We appreciate the efforts you have made with the Sudanese government to address and resolve the crisis in South Sudan, and the recent opening of Sudanese southern borders is a welcome development. Such engagement, valuable on its own merits, must not preclude or overshadow the need for strong U.S. leadership and advocacy on the grave abuses and humanitarian crisis that persist and continue to worsen inside Sudan itself.
Today, over 5 million people are in need of life-saving aid across Sudan including at least 1.5 million who have been continually displaced since the Darfur genocide began in 2003. Violence has intensified in recent years, with at least half a million people newly displaced in the last two years. USAID’s Famine Early Warning System reports almost 4 million people at crisis levels of food insecurity and warns of increased food insecurity in 2016. In Darfur, U.N. agencies report extreme levels of child malnutrition, and in some parts of South Kordofan, food insecurity may reach emergency levels, just one level below famine. While we welcome the fact that the United States remains the largest supplier of humanitarian aid to Sudan, those efforts are hollow if that aid cannot get to the people who need it most, or if the conflict continues to rage on indefinitely.
The Government of Sudan is directly responsible, bombing civilian targets and blocking or delaying both life-saving aid and supplies for UN peacekeepers. This intransigence is well documented. Violations of UN Security Council Resolutions including the ongoing bombing of civilians are consistently reported by the UN Panel of Experts. Nuba Reports, a local group of journalists reporting from within Sudan, has documented over 4,000 bombs dropped on civilian targets in South Kordofan and Blue Nile since 2012.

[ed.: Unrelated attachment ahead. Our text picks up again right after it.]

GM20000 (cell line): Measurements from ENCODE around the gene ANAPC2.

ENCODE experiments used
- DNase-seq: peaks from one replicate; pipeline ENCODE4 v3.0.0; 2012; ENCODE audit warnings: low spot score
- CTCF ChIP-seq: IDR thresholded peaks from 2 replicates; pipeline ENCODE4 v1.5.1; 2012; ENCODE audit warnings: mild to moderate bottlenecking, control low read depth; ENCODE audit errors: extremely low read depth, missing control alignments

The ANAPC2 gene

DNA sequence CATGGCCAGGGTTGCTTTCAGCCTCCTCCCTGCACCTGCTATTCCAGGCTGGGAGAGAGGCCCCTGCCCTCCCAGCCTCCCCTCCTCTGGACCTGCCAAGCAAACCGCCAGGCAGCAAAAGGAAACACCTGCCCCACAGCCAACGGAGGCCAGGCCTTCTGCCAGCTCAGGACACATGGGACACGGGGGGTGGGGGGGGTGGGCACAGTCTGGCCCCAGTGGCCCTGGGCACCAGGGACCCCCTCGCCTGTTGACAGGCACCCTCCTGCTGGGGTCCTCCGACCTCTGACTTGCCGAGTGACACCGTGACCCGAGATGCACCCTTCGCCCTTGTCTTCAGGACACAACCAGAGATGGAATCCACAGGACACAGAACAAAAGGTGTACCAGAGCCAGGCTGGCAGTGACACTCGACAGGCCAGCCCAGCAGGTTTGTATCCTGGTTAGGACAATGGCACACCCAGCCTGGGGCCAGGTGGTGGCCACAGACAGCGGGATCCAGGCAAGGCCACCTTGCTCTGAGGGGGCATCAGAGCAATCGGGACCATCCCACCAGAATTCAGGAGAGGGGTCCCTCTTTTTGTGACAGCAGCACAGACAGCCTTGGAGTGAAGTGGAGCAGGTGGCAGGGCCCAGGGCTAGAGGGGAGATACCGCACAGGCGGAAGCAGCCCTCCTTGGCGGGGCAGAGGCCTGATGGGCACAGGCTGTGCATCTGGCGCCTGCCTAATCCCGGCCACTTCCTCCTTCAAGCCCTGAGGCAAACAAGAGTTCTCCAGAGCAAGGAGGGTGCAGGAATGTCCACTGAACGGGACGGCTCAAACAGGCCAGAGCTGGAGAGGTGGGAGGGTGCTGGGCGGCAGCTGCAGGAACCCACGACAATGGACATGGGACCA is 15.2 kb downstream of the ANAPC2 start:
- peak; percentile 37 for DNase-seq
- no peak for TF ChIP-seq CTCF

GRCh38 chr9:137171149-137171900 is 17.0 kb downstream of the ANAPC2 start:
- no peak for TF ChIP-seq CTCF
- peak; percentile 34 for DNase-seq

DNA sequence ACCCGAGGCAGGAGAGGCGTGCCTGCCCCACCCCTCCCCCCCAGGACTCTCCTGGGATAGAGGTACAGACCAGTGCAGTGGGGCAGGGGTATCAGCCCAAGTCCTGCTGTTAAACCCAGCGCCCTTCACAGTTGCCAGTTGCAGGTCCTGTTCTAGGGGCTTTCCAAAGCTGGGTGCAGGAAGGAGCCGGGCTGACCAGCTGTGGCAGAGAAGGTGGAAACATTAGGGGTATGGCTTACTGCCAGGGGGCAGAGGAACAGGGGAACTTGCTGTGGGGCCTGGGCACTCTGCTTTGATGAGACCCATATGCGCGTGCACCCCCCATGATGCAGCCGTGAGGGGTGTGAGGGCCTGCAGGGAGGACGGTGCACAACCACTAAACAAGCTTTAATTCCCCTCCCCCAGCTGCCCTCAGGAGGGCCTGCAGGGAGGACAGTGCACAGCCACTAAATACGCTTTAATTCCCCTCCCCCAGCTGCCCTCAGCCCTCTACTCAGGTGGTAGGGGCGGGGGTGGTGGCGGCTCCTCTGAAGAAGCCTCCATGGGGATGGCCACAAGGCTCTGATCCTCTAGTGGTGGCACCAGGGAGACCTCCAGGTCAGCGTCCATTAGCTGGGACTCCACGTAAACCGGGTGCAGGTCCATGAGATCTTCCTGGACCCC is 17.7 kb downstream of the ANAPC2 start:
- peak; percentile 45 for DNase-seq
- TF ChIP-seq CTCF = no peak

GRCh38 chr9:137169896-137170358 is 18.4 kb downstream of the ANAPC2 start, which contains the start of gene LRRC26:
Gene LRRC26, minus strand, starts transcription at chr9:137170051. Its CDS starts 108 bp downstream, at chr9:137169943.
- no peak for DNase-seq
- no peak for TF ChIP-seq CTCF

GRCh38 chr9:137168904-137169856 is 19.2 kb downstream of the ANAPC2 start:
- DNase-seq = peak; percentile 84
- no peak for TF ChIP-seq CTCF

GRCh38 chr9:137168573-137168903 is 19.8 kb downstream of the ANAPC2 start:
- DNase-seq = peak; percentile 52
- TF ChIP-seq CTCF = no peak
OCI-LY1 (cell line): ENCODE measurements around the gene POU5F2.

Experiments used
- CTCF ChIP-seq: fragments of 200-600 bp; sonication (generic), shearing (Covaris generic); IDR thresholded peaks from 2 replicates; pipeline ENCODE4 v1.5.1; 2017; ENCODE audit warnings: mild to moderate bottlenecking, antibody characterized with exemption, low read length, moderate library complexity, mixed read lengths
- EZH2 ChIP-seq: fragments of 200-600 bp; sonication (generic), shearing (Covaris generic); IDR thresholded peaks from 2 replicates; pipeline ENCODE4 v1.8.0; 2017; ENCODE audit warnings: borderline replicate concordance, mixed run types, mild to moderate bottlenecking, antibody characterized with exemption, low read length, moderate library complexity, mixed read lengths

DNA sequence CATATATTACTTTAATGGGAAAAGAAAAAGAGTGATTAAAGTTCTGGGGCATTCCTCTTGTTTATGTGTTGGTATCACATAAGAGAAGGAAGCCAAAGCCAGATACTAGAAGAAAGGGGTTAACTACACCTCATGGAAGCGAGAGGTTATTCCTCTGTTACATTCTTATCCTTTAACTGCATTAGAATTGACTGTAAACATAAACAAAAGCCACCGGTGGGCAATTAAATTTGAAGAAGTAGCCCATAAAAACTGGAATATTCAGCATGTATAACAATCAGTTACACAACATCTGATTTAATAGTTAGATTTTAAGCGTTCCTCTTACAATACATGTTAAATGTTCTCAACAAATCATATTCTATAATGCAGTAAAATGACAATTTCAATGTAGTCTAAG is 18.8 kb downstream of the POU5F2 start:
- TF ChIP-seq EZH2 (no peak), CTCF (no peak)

The United States has a number of ways that it can help influence the behavior of the Sudanese regime through the use of financial tools at its disposal. We urge the Obama Administration to enhance the current sanctions regime so that is focused to impact the calculations of the Sudanese regime’s top-level officials, by targeting top level officials, financial institutions and other facilitators of the conflict. Similarly, the U.S. should utilize the good relations that the U.S has with countries in the Arab world that support Khartoum financially, to pressure countries like Qatar and Saudi Arabia, which are investing in Sudan and lending the regime money, to turn off the spigot until true reform and change occurs on the ground.
Additionally, we urge the administration to counter gold as a major source of funding for the conflict in Sudan, allowing it to continue its atrocities. Please prioritize efforts to encourage industry associations to designate Sudan’s gold as conflict-affected. Gold has emerged as a top revenue earner for the Sudanese government after the secession of South Sudan deprived the regime of oil proceeds. The bulk of this gold is mined in the conflict region of Darfur and its extraction bears the hallmarks of grave human rights abuses. Penalizing the trade in Sudanese gold can help deprive the regime of a major source of revenue for its war machinery.
Sudanese President Omar Al-Bashir continues to travel with near impunity despite arrest warrants from the International Criminal Court on charges of war crimes, crimes against humanity, and genocide. This includes visits to India, Saudi Arabia, and South Africa with no apparent consequences. The lack of accountability has emboldened the Government of Sudan. Despite the documented uptick in violence and displacement the Government of Sudan has announced plans for dismantling displacement camps and has been demanding the removal of UN peacekeepers.
The United States can make a difference in Sudan by making it more difficult for the regime to continue to wage war against its own population. With sustained urgent attention and multilateral efforts, the United States can significantly contribute toward peace, accountability, and protection of civilians in Sudan. The genocide in Darfur is an issue you championed as a Senator and as you came into office as President.
The current situation in Darfur and throughout Sudan requires sustained efforts at the very highest level of our government. Now, as much as ever, the people of Sudan need you to be a champion today.